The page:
|Buzzwords for Webbies
I've had requests to provide definitions for buzzwords I use in the blog from a number of folks. I can't blame them, any good startup or even hip larger company wants to be fully buzzword compliant. What are the buzzwords that SmoothSpan insiders and customers care about?
Attached is the quick and dirty list. The "Wikipedia" links go to Wikipedia's definitions of these buzzwords.
Apollo: Adobe's toolkit for making Flex apps run on the desktop without an Internet connection. Disconnectivity can be bliss!
Atom: An XML-based standard for web feeds that's more recent than RSS and embraced by companies like Google. It can carry more types of information than RSS. Wikipedia
BPEL: Business Process Execution Language. Essentially, a standards-based language for describing workflows. Wikipedia
CGI: Common Gateway Interface. If your web server isn't serving a page, it is running a program. CGI is how things plug in so they can be that program. Alternatively, the web sever may directly embed a language so it can run directly. Perl, PHP, Python, and Ruby all work this way. For Java, the ultimate approach is J2EE, with the app server serving up the dynamic web pages. FastCGI is a faster alternative to vanilla CGI. Wikipedia
CRUD: Create, Read, Update, and Delete. The basic operations a simple database application needs. Wikipedia
CSS: Cascading Style Sheets. CSS defines how to format an HTML page or XML data. Separating the format information from the content makes it easy to reskin a page. Wikipedia
Dataflow Language: A language that shows the flow of data rather than the flow of control. Conventional languages like Java focus on flow of control. As the Wikipedia points out, dataflow languages take advantage of multicore multicpu computers for free. Spreadsheets are the most common form of dataflow language.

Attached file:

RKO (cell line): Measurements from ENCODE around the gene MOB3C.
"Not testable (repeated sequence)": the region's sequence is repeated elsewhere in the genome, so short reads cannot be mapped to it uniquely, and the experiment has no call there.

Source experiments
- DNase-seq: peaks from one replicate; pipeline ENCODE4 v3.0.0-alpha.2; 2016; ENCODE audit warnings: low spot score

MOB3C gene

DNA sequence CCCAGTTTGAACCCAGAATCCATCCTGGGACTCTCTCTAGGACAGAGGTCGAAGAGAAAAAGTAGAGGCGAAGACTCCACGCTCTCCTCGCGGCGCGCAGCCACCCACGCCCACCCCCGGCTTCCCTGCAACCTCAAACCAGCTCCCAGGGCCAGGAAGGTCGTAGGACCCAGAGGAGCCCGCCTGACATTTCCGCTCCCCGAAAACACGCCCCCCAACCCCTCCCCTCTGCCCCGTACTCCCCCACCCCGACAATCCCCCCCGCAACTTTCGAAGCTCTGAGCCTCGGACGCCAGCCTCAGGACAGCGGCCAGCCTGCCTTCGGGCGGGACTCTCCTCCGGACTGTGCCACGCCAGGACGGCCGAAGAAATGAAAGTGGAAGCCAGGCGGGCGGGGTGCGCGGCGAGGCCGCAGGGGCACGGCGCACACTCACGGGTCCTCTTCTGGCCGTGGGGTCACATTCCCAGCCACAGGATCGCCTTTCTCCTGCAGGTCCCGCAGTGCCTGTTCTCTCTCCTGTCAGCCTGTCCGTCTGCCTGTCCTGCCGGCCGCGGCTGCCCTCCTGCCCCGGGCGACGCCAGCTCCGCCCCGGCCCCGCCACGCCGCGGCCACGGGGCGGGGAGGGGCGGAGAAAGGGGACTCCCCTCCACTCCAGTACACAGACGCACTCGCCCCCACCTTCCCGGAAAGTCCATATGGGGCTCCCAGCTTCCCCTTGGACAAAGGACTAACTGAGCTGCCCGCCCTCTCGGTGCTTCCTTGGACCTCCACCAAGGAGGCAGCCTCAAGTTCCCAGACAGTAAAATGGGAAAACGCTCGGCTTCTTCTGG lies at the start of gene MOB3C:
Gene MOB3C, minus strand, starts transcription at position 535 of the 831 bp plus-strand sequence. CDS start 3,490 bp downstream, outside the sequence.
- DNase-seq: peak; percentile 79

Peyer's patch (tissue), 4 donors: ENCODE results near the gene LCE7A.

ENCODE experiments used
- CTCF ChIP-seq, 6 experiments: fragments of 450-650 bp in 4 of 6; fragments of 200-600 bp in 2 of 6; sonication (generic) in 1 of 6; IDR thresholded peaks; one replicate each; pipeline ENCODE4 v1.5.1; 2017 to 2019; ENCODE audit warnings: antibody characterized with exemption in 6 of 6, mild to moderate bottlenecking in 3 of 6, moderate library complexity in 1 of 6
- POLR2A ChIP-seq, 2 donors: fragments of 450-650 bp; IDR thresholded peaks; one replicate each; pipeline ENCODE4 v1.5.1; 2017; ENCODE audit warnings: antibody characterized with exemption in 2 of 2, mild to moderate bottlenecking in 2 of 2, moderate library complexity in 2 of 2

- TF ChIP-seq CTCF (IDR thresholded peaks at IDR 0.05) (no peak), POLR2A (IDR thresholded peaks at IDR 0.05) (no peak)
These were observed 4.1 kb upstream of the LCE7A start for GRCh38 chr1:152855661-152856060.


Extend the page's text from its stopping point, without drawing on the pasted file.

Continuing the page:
EC2: Extensible Computing Cloud. Amazon's cool grid computing service where you rent servers by the hour.
EJB: Enterprise JavaBeans. The basic api's needed to create an object that lives on a J2EE server.
Flex: Adobe's Flash-based and (eventually) open sourced mechanism for doing scalable RIAs. Workday adopted it. It is a competitor to Microsoft's SilverLight.
IDE: Integrated Development Environment, the editor developers use to write code. Eclipse is an open source IDE used for many languages including Java and Flex.
J2EE: Java Platform, Enterprise Edition. Java's application server specification. App servers let you run programs instead of just returning static pages for web interfaces. You can do a lot more with them, but that's their most common meaning and usage. Wikipedia
PHP: A well established scripting language for the web.
REST: Representational State Transition. Today's preferred embodiment of SOA API's. Wikipedia
RIA: Rich Internet Application. Usually means an Ajax application, but it is any rich user experience. RIAs have important advantages over traditional browser applications. They need not repaint the whole page to change content, content can be pushed to the page without waiting for the request, as well as many other advantages. Wikipedia
RSS: "Really Simple Syndication". The most popular web feed standard, although Atom is a more recent standard. Wikipedia
Ruby on Rails: A new and very popular object oriented language and framework for creating web applications. It's main advantage is its much simpler than Java and more powerful than PHP.
SaaS: Software as a Service. Salesforce.com is the most famous example. Software is sold as access to a browser based experience for a monthly or other on-demand fee structure. It runs in the vendor's data center--not the customer's. Wikipedia
SilverLight: Microsoft's answer to Adobe Flex and mechanism for creating RIA's under .NET.
SOA: Service Oriented Architecture. These days, REST is the favored paradigm for creating these. This one is almost too old to be a buzzword any more.
SOAP: Variously Simple Object Access Protocol or Service Oriented Architecture Protocol. One of the first widely used standards for SOA. Lately the intelligentsia think REST is better. Wikipedia
SOC: Service Oriented Client. Not heard often, but SOC pertains to converting older client/server and "dumb" browser clients to RIAs.
Tag Cloud: These are called "weighted lists" by UI designers. Usually just a bunch of links that surround a central word or concept that changes as you navigate the cloud. Try Visual Thesaurus for a really cool example and Technorati for a duller vesion.
WSDL: Web Services Description Language. A W3C standard for defining web services in XML. It's metadata about SOA interfaces. If your system can use it, it lets you check out all the interfaces available and potentially connect to them. StrikeIron is a web service search engine and marketplace. Wikipedia
Pictorial Buzz Words: